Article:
Hodge lifts height restrictions for mortgage lending
Hodge has made a significant change to its lending criteria by removing height restrictions, a move that will now allow the specialist lender to accept mortgage applications for homes in England located in privately built properties over six storeys high.
This adjustment is particularly pertinent for those looking to purchase properties in major cities such as London, Manchester, and Birmingham, where high-rise living is more common.
Many lenders have traditionally been hesitant to finance such properties, but Hodge’s criteria change opens up new opportunities.
Applications are eligible if they are within developments constructed by one of the 51 developers who have signed the ‘Developer Remediation Contract’ with the Government, or by one of the four developers recognized for building schemes unaffected by cladding issues.
Additionally, Hodge has confirmed that it will accept applications for homes built using Modern Methods of Construction (MMC), subject to a review by its in-house surveyor and head of property risk, Jonathon Matthews.
This move is part of Hodge’s commitment to accommodate a wider range of property types in its lending portfolio.
To facilitate this process, Hodge has invested in its in-house surveying team to assess and review some of the more unusual property types at the initial application stages.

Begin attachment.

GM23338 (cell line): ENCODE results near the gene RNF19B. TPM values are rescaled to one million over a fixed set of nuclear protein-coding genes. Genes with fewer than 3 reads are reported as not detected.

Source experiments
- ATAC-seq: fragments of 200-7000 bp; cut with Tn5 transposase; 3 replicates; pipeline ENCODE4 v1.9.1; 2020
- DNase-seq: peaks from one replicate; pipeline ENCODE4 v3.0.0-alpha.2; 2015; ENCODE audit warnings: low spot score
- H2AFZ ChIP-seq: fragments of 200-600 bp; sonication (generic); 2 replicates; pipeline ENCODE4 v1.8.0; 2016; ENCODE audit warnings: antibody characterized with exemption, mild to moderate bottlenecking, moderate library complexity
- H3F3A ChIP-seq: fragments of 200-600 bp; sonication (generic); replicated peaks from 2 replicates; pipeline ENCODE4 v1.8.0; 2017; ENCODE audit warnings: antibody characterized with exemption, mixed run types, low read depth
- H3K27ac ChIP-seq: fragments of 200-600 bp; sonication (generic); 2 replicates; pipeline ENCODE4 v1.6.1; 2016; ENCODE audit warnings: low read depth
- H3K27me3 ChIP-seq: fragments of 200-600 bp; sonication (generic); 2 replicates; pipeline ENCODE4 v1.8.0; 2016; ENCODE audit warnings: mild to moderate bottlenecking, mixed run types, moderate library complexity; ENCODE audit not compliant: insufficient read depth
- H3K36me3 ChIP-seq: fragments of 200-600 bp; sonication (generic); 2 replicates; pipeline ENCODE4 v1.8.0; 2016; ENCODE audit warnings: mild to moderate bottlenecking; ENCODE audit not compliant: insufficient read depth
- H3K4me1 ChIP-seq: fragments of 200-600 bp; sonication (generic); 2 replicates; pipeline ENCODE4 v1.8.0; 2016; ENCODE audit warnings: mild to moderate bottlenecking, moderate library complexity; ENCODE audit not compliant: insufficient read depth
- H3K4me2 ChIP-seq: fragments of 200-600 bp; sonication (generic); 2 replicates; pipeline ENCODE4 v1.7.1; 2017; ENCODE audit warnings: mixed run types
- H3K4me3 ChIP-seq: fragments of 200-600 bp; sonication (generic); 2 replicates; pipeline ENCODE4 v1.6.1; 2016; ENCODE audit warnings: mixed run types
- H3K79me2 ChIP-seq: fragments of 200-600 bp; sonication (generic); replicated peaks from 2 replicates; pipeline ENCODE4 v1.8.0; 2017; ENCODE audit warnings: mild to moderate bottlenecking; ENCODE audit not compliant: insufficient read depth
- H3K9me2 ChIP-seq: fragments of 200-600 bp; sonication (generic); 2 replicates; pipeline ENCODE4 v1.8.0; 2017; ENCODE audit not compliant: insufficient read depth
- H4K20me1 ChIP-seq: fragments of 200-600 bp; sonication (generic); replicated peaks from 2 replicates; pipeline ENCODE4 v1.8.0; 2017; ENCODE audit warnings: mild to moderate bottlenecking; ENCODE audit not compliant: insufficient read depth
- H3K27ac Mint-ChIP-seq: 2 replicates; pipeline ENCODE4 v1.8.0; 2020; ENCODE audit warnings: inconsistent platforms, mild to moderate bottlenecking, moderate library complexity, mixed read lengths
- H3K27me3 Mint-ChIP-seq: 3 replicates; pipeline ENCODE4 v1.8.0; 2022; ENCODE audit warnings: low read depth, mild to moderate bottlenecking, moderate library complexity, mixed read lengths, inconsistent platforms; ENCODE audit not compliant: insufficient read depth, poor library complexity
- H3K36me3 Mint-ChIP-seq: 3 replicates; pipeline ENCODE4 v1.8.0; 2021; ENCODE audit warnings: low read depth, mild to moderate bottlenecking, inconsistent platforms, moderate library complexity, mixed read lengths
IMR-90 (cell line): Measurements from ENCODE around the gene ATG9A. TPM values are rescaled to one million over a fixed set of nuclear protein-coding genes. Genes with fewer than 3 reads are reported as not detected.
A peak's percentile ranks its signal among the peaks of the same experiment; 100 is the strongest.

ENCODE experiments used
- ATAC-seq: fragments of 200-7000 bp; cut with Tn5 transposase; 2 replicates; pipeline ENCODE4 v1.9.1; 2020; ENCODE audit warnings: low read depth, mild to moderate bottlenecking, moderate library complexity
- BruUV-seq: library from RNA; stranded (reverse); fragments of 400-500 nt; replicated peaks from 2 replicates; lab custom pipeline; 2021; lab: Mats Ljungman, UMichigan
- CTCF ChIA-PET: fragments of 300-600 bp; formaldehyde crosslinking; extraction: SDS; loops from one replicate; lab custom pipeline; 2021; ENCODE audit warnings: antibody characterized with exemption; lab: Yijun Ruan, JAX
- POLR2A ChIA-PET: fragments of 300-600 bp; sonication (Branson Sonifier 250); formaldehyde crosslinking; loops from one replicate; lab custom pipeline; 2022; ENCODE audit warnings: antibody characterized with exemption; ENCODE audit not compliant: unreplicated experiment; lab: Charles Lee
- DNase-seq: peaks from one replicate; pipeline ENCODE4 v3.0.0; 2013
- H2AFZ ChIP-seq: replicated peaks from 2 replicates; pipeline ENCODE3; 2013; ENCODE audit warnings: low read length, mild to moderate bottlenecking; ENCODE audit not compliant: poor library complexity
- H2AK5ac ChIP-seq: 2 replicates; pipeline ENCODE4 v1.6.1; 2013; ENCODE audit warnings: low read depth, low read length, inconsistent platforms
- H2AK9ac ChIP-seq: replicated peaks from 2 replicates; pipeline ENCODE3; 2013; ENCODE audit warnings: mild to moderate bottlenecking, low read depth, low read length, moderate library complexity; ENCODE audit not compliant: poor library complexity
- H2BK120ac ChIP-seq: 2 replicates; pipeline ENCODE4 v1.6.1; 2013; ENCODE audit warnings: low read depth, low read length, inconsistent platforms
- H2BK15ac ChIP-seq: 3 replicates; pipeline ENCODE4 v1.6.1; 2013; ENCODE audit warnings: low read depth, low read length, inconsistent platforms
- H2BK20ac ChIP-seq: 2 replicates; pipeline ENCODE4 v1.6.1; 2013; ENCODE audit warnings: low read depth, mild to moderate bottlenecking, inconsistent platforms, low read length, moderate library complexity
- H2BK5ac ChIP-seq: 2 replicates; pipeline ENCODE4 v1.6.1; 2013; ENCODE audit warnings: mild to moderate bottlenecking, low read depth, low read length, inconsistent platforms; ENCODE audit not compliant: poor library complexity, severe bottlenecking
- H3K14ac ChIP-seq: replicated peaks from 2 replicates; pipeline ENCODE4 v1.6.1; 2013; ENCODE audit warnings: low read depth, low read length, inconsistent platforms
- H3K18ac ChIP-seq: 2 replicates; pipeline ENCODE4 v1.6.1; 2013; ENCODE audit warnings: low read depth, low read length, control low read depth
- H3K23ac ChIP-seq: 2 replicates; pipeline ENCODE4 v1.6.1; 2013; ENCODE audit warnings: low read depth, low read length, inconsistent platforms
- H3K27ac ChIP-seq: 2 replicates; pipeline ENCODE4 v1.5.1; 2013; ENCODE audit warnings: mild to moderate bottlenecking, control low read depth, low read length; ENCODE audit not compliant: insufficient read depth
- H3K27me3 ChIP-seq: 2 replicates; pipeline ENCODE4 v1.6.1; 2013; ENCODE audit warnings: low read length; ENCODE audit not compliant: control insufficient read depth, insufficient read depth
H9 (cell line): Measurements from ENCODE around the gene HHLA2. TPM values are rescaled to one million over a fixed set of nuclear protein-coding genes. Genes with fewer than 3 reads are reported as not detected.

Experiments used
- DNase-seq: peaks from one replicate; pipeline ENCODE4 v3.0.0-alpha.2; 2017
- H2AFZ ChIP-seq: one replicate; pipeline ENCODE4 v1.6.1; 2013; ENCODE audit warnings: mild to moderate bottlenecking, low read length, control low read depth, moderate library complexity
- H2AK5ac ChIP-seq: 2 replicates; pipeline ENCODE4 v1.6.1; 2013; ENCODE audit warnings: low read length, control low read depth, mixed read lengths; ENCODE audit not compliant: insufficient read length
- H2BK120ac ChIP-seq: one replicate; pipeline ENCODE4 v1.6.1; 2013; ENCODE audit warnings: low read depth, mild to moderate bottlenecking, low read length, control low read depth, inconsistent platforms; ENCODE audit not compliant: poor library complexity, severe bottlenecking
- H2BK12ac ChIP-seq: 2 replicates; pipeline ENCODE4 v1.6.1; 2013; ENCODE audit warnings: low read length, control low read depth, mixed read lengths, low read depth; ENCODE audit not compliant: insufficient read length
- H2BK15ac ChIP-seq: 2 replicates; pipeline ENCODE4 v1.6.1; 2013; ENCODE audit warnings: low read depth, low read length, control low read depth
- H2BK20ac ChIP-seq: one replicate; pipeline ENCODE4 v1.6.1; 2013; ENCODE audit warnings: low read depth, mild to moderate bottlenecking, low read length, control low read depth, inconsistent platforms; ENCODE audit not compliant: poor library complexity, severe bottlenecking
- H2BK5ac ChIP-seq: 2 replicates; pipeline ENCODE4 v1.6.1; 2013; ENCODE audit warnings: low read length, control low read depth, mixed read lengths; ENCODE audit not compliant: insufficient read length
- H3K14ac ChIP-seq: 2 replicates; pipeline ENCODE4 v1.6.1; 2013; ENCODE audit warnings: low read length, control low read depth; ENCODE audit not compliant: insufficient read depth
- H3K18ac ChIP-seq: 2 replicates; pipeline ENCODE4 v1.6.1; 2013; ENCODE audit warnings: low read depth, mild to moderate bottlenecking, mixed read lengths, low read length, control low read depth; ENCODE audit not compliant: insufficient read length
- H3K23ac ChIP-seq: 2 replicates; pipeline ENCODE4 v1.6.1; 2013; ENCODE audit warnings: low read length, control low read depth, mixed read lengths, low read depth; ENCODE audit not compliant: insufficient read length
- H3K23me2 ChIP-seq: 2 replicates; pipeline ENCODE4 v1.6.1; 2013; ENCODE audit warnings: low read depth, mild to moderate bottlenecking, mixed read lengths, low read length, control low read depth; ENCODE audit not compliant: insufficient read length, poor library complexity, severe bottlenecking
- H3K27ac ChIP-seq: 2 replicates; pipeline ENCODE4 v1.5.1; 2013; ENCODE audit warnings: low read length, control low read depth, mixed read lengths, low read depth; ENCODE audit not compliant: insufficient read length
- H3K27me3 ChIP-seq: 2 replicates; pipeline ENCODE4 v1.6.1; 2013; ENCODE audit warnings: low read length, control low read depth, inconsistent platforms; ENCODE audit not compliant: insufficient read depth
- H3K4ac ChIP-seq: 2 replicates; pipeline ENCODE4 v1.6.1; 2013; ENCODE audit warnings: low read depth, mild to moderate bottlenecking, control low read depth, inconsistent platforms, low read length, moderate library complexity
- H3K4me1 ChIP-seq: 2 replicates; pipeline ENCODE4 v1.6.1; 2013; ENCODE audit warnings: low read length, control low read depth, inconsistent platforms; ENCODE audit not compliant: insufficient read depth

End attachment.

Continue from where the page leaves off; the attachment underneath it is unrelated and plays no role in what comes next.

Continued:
Emma Graham, business development director at Hodge, said: “The enhancements were the latest in a long line of adjustments intended to support of brokers who are working harder than ever to support their own customers in the moments that matter.
“At Hodge, we pride ourselves on being experts across the markets we serve, and property is a big part of this.
“This is why we’ve decided to take on our own in-house property team to support and review applications at the very beginning of the process, to help save our brokers’ time and hopefully give their customers a quick and easy answer at application.”
Jonathon Matthews, head of property risk at Hodge, also spoke about the importance of this change: “We understand many professionals getting their foot on the property ladder in some of the UK’s major cities will be looking at property in high rise buildings – and some lenders are reluctant to approve these because of the issues and liability around the cladding of these buildings.
“We’ve examined the market, looked at the contracts put in place by Government around those issues, and now, with our own property experts and surveyors at hand, feel we’re in the right place to lend on properties above the sixth floor.
“We hope these enhancements will give our intermediary partners the help and expertise they need to get quick lending decisions for their clients.”